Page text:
The first part of this sentence vindicates the dignity of literary discussion, and the second part frees it from mere ideological wrangling. In Empson’s best writing there are always serious forces at work. He was not immune from a certain joyous exhibitionism, virtuosity for its own sake: but that was mainly a folie de jeunesse, occurring especially in Seven Types, and it always leads fairly promptly to some clearly important question. He was not interested in critical theories or methods or techniques or gimmicks, and would take no pleasure in the current academic sport of mowing the lawn with a vacuum-cleaner. He darts up so many paths that one would think him a fox that knows many things rather than a hedgehog that knows one big thing. But I suspect that he was really a hedgehog and made his critical impact through that. The one big thing of course is the concept of ambiguity with which he began: the idea that meaning, literary meaning or any other, is not simple and unitary but multiple and diverse – even self-contradictory. There is no need to elaborate the point, for it is hardly too much to say that about three-quarters of modern literary exegesis in the English-speaking world springs directly or indirectly from this root. A breeze was blowing in this direction, and Empson felt it before anyone else. Later French criticism has obviously moved in the same direction, though from a different starting-point and by a different route. He did not much depend on formal philosophy, but it all fits in, too, with the later Wittgenstein – not the search for an immutable essence, or an Occam’s razor to cut a clean swathe through everything, but the patient teasing-out of diverse strands of meaning, exploring the tricks of the innumerable language-games which pervade both life and literature alike. Whether his status here will remain a permanently visible landmark in cultural history, or whether it will be covered over by the general detritus and become a familiar hump in the ground, who can say?
Empson’s criticism was both more and less serious than much that has followed it. It is a very long way from orthodox scholarship. No proper reference, often none at all; texts quoted from memory, often slightly wrong; vague citations of other critics not identified and often credited with ideas they would have found distinctly surprising. It is sometimes quite hard to find out, without a good deal of burrowing, what poem is being discussed at any given moment. This is not ‘serious’ scholarship: but it is remarkably like Biographia Literaria – of which I once heard C.S. Lewis remark: ‘Clearly a work of genius, but you couldn’t possibly give it a PhD.’ Empson’s critical writing is like a conversation among people who know each other very well, have all read the same books and are prepared to take a great deal for granted. You feel that if he was asked what text of Paradise Lost he was using he would say ‘the blue one, on the third shelf up behind the door’. As a matter of fact, he had often done a lot of historical foraging for his essays, but he would never let it appear except in sidelong glimpses. I think it was partly a class thing, though he probably never realised it. With a part of his mind he still saw the world as divided into Gentlemen and Players; and he was determined to keep his amateur status. His later persona – something between a slightly batty retired colonel and a Taoist sage – was cunningly devised to make this possible, even after he had become a prominent and respected figure in the Anglo-American academic world.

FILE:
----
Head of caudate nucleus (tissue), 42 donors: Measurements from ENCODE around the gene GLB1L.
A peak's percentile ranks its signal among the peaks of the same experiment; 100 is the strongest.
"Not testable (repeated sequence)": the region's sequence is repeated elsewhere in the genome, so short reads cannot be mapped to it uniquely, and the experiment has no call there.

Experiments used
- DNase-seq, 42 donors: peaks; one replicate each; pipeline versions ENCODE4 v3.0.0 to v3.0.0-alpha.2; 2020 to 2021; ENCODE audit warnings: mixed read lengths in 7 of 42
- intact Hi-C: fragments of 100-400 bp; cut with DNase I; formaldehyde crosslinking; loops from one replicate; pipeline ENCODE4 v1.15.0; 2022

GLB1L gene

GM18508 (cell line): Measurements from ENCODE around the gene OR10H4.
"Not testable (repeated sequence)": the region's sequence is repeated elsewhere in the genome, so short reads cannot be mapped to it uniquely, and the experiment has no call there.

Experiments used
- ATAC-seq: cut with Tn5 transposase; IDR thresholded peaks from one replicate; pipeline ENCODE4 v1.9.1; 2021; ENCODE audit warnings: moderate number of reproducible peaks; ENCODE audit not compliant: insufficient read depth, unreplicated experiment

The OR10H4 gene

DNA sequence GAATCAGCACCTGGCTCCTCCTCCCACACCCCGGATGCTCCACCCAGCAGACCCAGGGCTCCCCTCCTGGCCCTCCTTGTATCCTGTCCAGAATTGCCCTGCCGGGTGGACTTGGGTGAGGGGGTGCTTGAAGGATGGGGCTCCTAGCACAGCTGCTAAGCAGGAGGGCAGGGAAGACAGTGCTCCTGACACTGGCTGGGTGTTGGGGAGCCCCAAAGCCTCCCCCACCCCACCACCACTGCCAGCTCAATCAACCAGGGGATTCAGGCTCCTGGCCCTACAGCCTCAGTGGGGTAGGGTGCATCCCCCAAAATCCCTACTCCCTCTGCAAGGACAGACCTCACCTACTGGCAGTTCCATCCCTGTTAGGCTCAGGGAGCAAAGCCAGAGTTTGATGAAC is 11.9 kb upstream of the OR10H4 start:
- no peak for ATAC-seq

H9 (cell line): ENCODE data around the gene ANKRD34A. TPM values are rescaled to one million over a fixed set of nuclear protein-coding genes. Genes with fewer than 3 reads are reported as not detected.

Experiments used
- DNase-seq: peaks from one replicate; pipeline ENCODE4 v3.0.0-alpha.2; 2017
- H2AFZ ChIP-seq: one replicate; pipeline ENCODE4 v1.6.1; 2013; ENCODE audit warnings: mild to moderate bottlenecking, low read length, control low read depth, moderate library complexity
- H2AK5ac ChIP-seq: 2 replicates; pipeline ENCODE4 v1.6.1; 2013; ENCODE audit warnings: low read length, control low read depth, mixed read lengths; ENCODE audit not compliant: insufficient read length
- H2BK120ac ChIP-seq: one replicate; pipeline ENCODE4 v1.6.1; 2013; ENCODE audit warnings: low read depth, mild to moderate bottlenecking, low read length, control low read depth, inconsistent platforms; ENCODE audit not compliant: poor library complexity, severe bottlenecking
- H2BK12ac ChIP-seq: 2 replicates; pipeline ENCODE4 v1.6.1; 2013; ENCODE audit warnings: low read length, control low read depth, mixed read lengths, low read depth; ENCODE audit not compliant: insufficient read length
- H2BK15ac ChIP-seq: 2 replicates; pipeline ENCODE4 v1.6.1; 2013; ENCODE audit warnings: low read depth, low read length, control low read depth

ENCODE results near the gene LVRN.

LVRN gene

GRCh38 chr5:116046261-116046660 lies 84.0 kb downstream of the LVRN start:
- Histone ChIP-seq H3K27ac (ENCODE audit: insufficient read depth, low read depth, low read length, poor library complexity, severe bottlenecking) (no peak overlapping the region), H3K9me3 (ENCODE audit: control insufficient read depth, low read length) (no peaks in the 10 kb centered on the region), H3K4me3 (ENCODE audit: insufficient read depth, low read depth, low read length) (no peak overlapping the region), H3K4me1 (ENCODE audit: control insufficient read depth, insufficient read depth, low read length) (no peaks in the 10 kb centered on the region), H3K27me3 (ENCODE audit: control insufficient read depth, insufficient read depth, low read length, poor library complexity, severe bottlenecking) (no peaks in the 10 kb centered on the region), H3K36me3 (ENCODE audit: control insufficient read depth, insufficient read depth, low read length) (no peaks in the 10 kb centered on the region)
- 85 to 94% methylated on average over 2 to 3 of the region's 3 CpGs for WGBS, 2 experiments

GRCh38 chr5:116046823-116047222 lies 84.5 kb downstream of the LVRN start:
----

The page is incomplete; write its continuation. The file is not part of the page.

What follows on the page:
This attitude has its limitations, but a benign result was to get rid of a lot of professional flannel. At a time when academic criticism was settling down to a long trail of mutual back-scratching, piddling methodologies and bogus scientisms Empson pursued an individual course, little affected by scholastic controversies. Typically his criticism proceeds from a few wide general notions which are then illustrated with a profusion of literary examples. Ambiguity is such a notion; and the idea of pastoral, extended to cover the whole process of ‘putting the complex into the simple’. And both the general notions and the particular instances tend to come back to what Empson more than once called ‘permanent truths’ – states and movements of the human mind that seem lastingly or recurrently important. Small observations lead to large consequences. The examination of ‘The Windhover’ in Seven Types turns crucially on the interpretation of the word ‘buckle’ in line 10. Does it mean ‘gird up’ or ‘collapse’? They are virtually opposites but both suggest themselves. A minute particular indeed – but Empson comments: ‘We seem to have a clear case of the Freudian use of opposites, where two things thought of as incompatible, but desired intensely by different systems of judgments, are spoken of simultaneously by words applying to both; both desires are thus given a transient and exhausting satisfaction, and the two systems of judgment are forced into open conflict before the reader. Such a process, one might imagine, could pierce to regions that underly the whole structure of our thought; could tap the energies of the very depths of the mind.’ ‘The depths of the mind’; again and again we discover that that is where Empsonian analyses, often criticised on their first appearance as intellectual fantasias, turn out to lead.